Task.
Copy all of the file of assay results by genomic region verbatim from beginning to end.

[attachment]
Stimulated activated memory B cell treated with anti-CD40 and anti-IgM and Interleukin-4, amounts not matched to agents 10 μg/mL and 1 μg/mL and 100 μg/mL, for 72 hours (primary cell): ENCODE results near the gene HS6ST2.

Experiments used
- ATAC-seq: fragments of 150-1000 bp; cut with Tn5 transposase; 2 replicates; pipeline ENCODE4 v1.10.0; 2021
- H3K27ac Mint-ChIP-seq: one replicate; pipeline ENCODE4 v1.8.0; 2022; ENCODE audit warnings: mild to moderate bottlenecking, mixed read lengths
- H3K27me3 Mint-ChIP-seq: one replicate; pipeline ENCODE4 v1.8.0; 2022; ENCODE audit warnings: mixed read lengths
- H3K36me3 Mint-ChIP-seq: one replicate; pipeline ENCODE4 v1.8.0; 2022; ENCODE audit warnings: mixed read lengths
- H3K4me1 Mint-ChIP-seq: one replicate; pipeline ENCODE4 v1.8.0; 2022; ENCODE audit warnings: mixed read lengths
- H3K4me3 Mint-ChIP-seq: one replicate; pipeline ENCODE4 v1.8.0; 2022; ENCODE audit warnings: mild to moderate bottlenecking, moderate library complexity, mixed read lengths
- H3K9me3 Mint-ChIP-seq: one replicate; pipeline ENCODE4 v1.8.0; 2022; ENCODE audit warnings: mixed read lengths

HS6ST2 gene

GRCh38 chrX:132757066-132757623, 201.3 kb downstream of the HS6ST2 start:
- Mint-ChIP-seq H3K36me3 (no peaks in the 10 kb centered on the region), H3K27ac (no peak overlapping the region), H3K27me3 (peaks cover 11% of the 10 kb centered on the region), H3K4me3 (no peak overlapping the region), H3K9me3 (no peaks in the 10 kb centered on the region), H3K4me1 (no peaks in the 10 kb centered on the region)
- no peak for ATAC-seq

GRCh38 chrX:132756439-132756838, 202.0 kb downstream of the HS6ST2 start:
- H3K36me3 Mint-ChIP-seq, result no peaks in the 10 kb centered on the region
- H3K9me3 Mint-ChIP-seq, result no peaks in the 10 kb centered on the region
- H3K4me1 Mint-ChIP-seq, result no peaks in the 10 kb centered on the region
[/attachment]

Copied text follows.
Stimulated activated memory B cell treated with anti-CD40 and anti-IgM and Interleukin-4, amounts not matched to agents 10 μg/mL and 1 μg/mL and 100 μg/mL, for 72 hours (primary cell): ENCODE results near the gene HS6ST2.

Experiments used
- ATAC-seq: fragments of 150-1000 bp; cut with Tn5 transposase; 2 replicates; pipeline ENCODE4 v1.10.0; 2021
- H3K27ac Mint-ChIP-seq: one replicate; pipeline ENCODE4 v1.8.0; 2022; ENCODE audit warnings: mild to moderate bottlenecking, mixed read lengths
- H3K27me3 Mint-ChIP-seq: one replicate; pipeline ENCODE4 v1.8.0; 2022; ENCODE audit warnings: mixed read lengths
- H3K36me3 Mint-ChIP-seq: one replicate; pipeline ENCODE4 v1.8.0; 2022; ENCODE audit warnings: mixed read lengths
- H3K4me1 Mint-ChIP-seq: one replicate; pipeline ENCODE4 v1.8.0; 2022; ENCODE audit warnings: mixed read lengths
- H3K4me3 Mint-ChIP-seq: one replicate; pipeline ENCODE4 v1.8.0; 2022; ENCODE audit warnings: mild to moderate bottlenecking, moderate library complexity, mixed read lengths
- H3K9me3 Mint-ChIP-seq: one replicate; pipeline ENCODE4 v1.8.0; 2022; ENCODE audit warnings: mixed read lengths

HS6ST2 gene

GRCh38 chrX:132757066-132757623, 201.3 kb downstream of the HS6ST2 start:
- Mint-ChIP-seq H3K36me3 (no peaks in the 10 kb centered on the region), H3K27ac (no peak overlapping the region), H3K27me3 (peaks cover 11% of the 10 kb centered on the region), H3K4me3 (no peak overlapping the region), H3K9me3 (no peaks in the 10 kb centered on the region), H3K4me1 (no peaks in the 10 kb centered on the region)
- no peak for ATAC-seq

GRCh38 chrX:132756439-132756838, 202.0 kb downstream of the HS6ST2 start:
- H3K36me3 Mint-ChIP-seq, result no peaks in the 10 kb centered on the region
- H3K9me3 Mint-ChIP-seq, result no peaks in the 10 kb centered on the region
- H3K4me1 Mint-ChIP-seq, result no peaks in the 10 kb centered on the region